Fall - or Autumn if you prefer - typically finds us smack dab in the middle of peak freight season. But by now the market has made it pretty clear that no such peak exists in 2023. So where does the logistics and supply chain arena stand as the leaves begin to change? Let's go over a few freight updates to help tell the story.
Where Do Freight Rates Stand?
As fall begins, freight rates remain low. Checking on our Domestic Intermodal Spot Rate Index shows rates continue in the red compared to last year at this time. As of this week's reading, they're down 14.1% to be precise. The DAT National Truckload Spot Rate is down a bit more, at 17.7% lower than this time in 2022. It is worth noting, though, that on the intermodal side, the gap has narrowed a bit over the last several weeks. And on the truckload side, rates did generally tick up from August to September - though the most recent week-to-week data showed the opposite.
The rate outlook is murky for the coming months, with generally tempered optimism for a slow build back to normal. The latest Cass Freight Index, for example, points to the spring as the time to expect better market conditions - and many in the industry agree. The August Logistics Managers Index moved back into a growth posture after five straight down months, and respondents (made up of logistics pros) registered optimism of continued expansion over the next year.
Still, there are a number of question marks, including carrier entrances and exits, inflation (and relatedly, the Federal Reserve's handling of interest rates), consumer behavior (to drive greater demand) and diesel prices - with plenty of others floating around as well.
What Is the Weather Outlook?
Freight transportation is certainly affected by the weather, whether it be the need for added refrigeration or more northerly routes when temperatures are elevated, detours away from areas threatened (or hit) by hurricanes or icy conditions slowing down travel. Fall is a season that can include any of those conditions, depending on the location and the year.
Let's start with hurricanes. The season runs through the end of November, but October is typically the last hurrah for any major storm. It has been an active one this year, as we're already up to Rina - marking 18 named storms (though one of those was "unnamed"). On the flipside, most of those in 2023 have avoided catastrophic impacts, leading to more brief and minor disruptions in affected areas - nothing nearly as bad as last year's Hurricane Ian in Southwest Florida.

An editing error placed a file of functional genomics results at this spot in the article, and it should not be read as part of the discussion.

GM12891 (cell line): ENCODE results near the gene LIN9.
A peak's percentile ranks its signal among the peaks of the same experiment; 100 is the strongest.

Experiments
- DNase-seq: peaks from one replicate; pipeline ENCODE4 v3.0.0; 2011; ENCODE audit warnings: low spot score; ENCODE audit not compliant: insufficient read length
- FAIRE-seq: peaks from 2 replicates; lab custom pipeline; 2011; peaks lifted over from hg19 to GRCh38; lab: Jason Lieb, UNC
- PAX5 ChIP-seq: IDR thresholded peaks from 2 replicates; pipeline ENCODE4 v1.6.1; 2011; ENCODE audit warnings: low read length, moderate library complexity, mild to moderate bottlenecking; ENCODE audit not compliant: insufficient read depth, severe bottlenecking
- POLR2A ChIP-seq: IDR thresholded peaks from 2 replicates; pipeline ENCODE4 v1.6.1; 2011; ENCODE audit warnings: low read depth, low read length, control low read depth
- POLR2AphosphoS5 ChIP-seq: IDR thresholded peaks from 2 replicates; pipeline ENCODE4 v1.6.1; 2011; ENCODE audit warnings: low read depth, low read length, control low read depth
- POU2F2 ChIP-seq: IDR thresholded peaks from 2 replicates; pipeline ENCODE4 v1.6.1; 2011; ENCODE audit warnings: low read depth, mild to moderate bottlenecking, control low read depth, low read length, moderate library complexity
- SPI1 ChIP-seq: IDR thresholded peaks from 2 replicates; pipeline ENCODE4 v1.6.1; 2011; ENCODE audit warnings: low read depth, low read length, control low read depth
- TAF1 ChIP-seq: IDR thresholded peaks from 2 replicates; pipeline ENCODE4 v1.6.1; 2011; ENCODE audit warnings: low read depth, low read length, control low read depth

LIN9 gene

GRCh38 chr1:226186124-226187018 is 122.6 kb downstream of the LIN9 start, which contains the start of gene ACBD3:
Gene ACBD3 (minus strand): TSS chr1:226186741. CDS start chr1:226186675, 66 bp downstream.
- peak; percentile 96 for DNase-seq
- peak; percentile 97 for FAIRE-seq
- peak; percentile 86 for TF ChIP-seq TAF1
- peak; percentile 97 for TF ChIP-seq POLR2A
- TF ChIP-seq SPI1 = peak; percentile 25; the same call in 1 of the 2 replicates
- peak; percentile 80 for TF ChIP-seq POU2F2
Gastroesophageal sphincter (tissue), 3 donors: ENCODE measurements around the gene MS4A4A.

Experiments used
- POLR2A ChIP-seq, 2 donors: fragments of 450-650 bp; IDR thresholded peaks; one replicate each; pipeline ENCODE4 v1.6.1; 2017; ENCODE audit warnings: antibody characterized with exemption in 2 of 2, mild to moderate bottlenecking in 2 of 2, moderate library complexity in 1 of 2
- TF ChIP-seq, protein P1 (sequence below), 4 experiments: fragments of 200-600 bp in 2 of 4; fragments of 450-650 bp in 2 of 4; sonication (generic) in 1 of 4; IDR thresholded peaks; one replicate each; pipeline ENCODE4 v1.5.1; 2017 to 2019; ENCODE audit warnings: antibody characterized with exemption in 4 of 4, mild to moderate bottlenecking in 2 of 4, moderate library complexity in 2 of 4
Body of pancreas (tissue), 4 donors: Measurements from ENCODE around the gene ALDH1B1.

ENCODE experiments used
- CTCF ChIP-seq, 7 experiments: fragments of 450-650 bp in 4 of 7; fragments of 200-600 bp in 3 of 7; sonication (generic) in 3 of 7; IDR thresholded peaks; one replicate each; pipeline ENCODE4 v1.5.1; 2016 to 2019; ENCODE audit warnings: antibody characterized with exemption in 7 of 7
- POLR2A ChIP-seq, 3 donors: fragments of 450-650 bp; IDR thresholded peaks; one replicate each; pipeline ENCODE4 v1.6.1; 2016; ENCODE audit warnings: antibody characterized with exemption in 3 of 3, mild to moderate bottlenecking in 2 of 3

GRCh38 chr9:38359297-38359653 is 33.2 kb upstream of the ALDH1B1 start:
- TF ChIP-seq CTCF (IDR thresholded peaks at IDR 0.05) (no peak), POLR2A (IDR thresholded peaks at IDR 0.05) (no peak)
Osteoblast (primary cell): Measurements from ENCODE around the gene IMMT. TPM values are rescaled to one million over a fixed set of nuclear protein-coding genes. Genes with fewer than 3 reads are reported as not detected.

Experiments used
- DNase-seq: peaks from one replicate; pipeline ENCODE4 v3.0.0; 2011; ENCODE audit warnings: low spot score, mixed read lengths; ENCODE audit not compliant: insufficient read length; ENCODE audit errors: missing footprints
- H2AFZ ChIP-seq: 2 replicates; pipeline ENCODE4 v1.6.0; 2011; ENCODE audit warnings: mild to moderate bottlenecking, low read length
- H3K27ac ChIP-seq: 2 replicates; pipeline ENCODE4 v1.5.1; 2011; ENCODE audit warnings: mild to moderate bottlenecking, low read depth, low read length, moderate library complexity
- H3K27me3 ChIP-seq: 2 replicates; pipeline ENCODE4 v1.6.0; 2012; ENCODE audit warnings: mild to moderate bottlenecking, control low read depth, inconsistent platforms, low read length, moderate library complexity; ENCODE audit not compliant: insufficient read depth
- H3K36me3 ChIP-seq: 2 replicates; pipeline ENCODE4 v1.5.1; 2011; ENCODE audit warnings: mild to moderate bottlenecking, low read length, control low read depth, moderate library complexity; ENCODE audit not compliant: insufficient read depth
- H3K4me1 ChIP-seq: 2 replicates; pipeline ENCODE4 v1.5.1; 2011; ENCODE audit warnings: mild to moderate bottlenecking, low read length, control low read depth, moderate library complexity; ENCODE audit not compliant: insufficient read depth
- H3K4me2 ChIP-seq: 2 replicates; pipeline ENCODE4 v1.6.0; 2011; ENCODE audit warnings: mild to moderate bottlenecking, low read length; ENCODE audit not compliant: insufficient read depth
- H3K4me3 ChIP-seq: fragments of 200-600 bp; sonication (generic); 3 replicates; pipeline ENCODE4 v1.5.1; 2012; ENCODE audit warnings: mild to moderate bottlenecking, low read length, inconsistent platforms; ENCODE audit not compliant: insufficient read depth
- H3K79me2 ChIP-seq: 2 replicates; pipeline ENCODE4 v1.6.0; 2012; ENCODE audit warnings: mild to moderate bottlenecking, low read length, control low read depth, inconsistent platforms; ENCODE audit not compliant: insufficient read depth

The last NOAA forecast anticipated 14-21 named storms for the season, so that would leave three more in the next couple of months - but we're already well ahead of a typical pace. While hurricanes can hit anywhere along the Gulf or East Coasts, development from October on tends to favor Gulf landfall from Louisiana east, with an occasional storm hitting the Atlantic side of Florida. The question for the remainder of the season is whether El Niño keeps development down in the traditional late-season areas of the Caribbean and Gulf, or if warm waters trump its effects.
Beyond hurricanes, the National Weather Service anticipates equal chances normal to above normal temperatures the rest of the year for a large swath of Middle America (including North Dakota and Montana, all the way southeast to much of Mississippi and Alabama). The rest of the country sees elevated chances of elevated temperatures. The vast majority of the U.S. is likely to see average precipitation, with Texas up to Southern New England seeing a likelihood of above normal precipitation. Only a small pocket of the Northwest is expected to see below normal precipitation.
What Is the Labor Situation?
After months of unrest on the labor side of the freight industry, things appear quieter following agreements at the West Coast and Canadian ports and with UPS. That doesn't mean there aren't conflicts still lingering. Perhaps the highest profile are the United Autoworkers (UAW) strikes against Ford, GM and Stellantis, which affect not only the automakers themselves, but parts suppliers - certainly heavy users of freight volume. Some experts are already worried about the effects on transportation.
In Mexico, news of a potential truck driver strike spread in late August, but a temporary détente was reached, postponing any potential action for a few months. Also worth watching is any sign of activity relating to the U.S. East Coast ports, whose union workers have their own labor contracts coming up next year. Still, this fall appears to be relatively more peaceful on the labor front in supply chain circles than any period in the past couple of years.
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